How To Wash A Dog Bed To Help It Last Longer

How many of us love watching our dogs dream, roll around, and follow our every move from the comfort of their dog bed? I do! Now, how many of us have ever contemplated how to wash a dog bed? Me? Not very often.

Besides the obvious shedding, saliva, and stains, have you ever wondered what else might be living on and in your dog’s bed? Maybe ticks, lice, and dirt? Oh, and an unwashed bed can give an unwanted odor in your house; think of that before the big dinner-party this weekend.

We wash our own bedding – why not our dog’s? Here are some helpful tips…

Always Read The Instructions First

Yes, guys, there are instructions and you need to at least read them…following them might be optional but not to could ruin the bed before your dog does.

The covers on some beds are not removable so you’ll be putting the whole thing in to wash. Reading and following the instructions is more important given that you want it to come out looking as good as it did going in.

Some beds will require cold, warm, or hot water to both wash and rinse, which should be on the instructions.

Ignore all warnings and you’ll end up with the XXL t-shirt that shrunk to a medium, never to be worn again.

Let’s Talk Soap

We should be using a dog-specific detergent when washing their beds. The perfumed or detergent with bleach products are not the best for your dog’s skin and their constant scratching would be a quick sign that they don’t like it.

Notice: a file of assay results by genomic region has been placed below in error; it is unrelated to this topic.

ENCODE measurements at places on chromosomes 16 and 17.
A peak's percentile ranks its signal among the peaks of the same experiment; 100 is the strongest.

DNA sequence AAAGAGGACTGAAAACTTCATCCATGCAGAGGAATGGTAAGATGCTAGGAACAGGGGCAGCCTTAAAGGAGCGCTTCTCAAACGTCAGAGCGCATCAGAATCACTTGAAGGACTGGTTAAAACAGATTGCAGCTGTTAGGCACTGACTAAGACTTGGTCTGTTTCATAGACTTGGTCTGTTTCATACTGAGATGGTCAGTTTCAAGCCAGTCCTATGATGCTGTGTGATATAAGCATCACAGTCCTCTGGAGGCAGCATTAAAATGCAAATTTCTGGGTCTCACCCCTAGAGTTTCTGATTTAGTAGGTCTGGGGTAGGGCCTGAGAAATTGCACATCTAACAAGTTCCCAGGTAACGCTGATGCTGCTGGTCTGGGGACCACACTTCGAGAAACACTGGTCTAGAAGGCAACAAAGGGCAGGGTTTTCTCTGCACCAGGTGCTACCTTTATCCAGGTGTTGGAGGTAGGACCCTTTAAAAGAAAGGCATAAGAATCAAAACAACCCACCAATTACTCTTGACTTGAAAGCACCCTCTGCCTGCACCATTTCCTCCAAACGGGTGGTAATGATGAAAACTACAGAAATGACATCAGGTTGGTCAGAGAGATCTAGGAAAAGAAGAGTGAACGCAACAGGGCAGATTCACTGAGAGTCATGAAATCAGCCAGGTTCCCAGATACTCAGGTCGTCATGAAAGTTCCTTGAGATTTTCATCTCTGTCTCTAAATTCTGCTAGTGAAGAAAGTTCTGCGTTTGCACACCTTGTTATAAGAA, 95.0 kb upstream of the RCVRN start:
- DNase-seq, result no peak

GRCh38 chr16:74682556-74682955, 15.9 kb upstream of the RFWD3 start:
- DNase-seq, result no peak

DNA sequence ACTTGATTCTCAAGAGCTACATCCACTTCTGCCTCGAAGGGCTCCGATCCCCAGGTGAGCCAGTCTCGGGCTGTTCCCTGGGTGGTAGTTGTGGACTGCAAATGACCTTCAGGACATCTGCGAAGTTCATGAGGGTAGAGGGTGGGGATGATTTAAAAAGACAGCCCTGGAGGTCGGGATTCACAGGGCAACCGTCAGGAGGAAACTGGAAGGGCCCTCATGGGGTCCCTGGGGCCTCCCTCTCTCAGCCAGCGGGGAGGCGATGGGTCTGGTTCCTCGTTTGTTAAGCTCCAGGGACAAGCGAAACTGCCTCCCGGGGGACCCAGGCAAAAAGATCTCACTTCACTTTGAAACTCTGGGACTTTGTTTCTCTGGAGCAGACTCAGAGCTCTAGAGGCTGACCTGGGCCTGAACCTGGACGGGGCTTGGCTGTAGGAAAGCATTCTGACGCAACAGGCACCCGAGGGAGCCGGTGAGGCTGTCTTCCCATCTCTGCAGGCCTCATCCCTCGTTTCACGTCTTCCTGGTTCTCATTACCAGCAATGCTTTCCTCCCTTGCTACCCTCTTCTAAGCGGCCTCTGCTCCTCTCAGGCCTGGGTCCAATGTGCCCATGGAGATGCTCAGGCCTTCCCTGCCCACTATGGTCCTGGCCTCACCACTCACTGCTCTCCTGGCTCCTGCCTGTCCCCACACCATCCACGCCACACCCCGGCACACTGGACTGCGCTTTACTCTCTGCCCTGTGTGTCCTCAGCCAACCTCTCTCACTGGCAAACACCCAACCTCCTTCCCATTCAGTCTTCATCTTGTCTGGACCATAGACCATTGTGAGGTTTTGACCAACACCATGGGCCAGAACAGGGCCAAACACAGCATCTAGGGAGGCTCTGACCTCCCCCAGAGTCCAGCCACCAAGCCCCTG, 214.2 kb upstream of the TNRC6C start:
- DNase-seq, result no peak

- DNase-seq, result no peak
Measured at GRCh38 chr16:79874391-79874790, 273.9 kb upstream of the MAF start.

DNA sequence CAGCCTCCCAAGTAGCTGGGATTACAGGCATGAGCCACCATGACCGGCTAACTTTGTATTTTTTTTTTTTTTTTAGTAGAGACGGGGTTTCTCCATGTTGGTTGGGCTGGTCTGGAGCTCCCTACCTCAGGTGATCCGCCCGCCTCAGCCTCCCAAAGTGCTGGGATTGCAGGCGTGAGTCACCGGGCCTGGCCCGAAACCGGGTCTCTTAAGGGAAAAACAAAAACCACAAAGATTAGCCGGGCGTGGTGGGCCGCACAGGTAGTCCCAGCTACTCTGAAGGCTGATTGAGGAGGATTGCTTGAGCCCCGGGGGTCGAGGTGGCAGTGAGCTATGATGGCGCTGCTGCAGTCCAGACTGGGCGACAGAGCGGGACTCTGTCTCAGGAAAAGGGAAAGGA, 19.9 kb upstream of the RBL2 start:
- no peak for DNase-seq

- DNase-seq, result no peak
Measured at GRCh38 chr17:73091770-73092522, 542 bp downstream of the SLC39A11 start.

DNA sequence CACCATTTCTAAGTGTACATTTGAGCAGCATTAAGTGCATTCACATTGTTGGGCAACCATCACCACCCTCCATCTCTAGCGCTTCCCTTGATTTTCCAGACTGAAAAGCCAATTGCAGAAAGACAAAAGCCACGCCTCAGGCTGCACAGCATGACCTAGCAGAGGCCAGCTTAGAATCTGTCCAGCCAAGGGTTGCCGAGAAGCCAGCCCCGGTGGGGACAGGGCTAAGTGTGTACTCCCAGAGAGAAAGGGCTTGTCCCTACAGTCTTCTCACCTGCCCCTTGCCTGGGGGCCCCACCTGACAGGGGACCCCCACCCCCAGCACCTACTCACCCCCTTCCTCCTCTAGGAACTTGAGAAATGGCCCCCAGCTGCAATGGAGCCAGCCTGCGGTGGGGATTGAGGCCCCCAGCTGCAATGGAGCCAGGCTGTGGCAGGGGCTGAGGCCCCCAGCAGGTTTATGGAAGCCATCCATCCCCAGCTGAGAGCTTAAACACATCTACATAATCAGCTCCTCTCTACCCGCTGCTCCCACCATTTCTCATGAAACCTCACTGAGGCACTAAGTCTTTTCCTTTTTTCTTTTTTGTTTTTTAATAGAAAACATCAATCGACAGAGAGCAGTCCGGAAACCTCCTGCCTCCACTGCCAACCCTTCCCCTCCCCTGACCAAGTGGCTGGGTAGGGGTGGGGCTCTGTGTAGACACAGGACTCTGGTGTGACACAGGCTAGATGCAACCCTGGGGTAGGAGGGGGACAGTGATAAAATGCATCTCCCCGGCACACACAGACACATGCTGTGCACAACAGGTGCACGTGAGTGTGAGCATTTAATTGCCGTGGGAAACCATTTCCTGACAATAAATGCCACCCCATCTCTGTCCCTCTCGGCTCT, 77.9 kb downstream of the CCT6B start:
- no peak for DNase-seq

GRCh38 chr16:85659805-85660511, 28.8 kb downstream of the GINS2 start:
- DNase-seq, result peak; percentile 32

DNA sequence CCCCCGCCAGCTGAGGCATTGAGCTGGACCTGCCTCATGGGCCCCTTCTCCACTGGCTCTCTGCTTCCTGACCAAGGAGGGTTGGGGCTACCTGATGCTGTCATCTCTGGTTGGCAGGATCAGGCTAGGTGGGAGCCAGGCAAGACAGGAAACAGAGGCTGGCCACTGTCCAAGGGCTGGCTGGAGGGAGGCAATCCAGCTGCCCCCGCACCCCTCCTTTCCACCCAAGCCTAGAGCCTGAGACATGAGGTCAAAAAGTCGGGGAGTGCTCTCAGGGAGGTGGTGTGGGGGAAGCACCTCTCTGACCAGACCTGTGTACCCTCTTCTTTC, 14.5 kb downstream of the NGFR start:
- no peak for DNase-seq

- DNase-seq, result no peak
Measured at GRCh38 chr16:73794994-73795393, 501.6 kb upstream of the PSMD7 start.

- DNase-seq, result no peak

Pet-safe laundry detergents and dryer sheets if you use them are ideal and available online or at your local pet store. Again, read the instructions for use before you buy so you know it will provide a good wash and not irritate your dog’s skin later.

Stain Remover

If you need to use a stain remover prior to washing you’ll want to ensure that this is pet-friendly as well. Most will come off in the wash but remember, your dog may react differently than we do and, of course, their noses are much better than ours so any residual cleaner may keep the dog off the bed if they don’t like the aroma.

There are some great products out there such as “Pet Odor and Stain Eraser,” “Pet Stain and Odor Remover,” and others. They’re available, so take the time to look.

TIP: Do not use anything with bleach, chlorine, or that is fragranced.

Clean The Dog Bed Before You Wash It

It’s a good idea to clean the dog bed first. A vacuum cleaner will work to remove hair and other debris from the cover. You may want to turn it inside out and do that side as well as zippers will not keep everything out.

Your washer and dryer, or bathtub, will thank you for pre-cleaning as you’ll prevent a lot of hair and dirt from clogging drains and vents. In fact, you should be vacuuming the bed in between washes. Try standing on one end and then clean one side and then reverse yourself.